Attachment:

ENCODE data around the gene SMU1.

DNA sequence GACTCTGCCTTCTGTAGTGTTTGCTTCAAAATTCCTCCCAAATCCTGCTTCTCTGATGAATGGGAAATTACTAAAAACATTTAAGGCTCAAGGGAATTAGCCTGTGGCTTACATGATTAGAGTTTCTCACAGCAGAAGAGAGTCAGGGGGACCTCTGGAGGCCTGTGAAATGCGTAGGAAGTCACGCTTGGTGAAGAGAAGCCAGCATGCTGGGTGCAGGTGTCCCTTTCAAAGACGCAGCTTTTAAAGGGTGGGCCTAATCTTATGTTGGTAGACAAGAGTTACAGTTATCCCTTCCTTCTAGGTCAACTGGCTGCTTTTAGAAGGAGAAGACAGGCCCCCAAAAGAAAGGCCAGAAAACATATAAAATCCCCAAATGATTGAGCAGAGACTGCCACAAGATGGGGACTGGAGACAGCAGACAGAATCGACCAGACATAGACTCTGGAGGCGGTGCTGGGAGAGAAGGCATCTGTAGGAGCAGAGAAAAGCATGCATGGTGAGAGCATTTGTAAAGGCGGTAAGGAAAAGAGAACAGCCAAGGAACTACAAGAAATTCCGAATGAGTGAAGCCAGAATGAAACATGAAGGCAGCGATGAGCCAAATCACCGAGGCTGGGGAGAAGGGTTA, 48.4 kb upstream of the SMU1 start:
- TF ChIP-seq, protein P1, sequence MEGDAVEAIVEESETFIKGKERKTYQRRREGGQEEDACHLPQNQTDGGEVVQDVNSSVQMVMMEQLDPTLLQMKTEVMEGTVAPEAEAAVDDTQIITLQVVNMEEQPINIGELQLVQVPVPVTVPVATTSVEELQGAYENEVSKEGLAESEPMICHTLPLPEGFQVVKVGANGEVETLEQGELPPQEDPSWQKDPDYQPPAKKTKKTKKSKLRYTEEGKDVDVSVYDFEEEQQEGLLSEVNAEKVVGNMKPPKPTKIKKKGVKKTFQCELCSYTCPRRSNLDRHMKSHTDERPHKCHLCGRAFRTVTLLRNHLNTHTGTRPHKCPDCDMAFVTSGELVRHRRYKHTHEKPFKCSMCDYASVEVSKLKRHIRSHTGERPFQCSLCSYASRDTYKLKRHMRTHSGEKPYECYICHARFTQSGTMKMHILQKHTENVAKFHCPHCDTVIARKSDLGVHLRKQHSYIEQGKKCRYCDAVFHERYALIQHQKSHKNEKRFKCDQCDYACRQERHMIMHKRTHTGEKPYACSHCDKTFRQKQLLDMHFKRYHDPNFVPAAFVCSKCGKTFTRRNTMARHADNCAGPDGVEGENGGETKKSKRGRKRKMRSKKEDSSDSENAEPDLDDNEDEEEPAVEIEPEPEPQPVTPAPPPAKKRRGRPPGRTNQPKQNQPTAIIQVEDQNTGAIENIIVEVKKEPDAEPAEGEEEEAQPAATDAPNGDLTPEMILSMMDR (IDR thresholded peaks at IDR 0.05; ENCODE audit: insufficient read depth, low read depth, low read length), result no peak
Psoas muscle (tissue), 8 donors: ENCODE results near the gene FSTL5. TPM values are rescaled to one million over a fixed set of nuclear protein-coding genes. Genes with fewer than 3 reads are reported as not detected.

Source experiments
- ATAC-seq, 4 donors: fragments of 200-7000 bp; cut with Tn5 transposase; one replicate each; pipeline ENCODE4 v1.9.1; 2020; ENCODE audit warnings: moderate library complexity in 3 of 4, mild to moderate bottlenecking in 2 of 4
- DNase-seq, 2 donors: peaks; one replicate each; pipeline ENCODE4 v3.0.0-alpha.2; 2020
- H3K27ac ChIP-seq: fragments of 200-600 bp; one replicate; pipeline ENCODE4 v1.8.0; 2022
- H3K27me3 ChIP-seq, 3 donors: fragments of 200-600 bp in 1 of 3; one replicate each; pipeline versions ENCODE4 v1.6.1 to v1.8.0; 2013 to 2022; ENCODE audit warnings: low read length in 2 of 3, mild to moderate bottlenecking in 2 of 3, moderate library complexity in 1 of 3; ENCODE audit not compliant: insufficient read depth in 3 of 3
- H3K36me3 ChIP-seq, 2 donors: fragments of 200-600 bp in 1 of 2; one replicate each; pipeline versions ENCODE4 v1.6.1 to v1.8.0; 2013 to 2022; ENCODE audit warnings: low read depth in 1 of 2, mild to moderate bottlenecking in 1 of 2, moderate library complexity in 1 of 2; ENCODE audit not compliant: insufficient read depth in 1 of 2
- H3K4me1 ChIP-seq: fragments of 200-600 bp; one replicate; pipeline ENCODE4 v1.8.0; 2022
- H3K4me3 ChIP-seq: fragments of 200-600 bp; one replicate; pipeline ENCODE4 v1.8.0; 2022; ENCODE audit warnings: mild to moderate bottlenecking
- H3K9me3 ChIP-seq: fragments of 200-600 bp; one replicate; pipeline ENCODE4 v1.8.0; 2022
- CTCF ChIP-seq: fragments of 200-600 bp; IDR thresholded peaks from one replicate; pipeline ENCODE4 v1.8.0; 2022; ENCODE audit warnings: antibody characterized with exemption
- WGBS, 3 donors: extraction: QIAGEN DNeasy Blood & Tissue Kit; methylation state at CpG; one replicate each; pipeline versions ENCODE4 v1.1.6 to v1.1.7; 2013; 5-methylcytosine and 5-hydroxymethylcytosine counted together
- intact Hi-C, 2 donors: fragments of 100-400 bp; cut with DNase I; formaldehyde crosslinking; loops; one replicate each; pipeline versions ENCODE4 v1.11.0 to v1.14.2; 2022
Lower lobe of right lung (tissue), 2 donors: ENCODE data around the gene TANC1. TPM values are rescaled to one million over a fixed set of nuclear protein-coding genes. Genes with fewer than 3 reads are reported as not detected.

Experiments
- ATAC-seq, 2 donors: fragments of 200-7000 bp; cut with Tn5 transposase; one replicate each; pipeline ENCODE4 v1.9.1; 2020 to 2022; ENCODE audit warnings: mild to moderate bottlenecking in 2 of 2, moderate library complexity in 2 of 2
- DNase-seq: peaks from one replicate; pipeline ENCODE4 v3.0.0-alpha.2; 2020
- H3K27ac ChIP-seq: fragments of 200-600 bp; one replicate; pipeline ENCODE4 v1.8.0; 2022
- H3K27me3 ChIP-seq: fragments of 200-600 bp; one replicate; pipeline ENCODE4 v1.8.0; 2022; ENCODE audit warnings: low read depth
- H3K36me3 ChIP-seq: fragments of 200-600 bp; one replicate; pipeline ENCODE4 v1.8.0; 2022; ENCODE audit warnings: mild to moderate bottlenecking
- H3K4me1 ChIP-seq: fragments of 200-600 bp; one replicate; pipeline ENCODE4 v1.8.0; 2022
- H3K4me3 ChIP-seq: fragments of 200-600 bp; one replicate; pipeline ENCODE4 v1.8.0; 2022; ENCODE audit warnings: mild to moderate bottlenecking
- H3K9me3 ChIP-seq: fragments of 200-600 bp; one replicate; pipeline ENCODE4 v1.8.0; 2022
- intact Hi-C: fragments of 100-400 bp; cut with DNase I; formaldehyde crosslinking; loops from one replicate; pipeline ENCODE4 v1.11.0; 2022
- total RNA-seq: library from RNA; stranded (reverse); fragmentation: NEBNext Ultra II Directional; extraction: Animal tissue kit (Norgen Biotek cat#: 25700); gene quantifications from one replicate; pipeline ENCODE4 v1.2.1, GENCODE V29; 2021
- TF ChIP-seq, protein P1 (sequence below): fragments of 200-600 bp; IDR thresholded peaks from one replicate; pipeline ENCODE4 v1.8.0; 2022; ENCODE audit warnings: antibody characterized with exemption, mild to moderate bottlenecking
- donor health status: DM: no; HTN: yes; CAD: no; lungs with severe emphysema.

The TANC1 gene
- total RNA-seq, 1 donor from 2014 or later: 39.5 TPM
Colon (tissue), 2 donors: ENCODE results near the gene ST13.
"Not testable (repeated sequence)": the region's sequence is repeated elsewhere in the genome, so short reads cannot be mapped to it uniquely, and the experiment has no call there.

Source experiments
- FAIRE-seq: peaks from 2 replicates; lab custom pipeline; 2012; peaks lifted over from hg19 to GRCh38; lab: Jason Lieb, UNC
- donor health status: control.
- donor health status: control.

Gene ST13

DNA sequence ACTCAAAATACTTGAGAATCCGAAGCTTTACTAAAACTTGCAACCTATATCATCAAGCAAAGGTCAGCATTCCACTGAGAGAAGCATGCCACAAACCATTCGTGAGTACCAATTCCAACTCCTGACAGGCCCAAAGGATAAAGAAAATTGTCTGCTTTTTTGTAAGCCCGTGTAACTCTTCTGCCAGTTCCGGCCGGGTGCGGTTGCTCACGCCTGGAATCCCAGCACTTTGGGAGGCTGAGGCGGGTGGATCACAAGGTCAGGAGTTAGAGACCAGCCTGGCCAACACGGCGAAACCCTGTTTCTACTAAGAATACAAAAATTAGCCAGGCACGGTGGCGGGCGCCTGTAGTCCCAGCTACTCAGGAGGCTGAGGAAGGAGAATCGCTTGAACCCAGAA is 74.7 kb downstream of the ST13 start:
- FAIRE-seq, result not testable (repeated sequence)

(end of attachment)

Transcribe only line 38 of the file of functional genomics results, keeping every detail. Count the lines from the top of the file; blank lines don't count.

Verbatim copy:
- donor health status: control.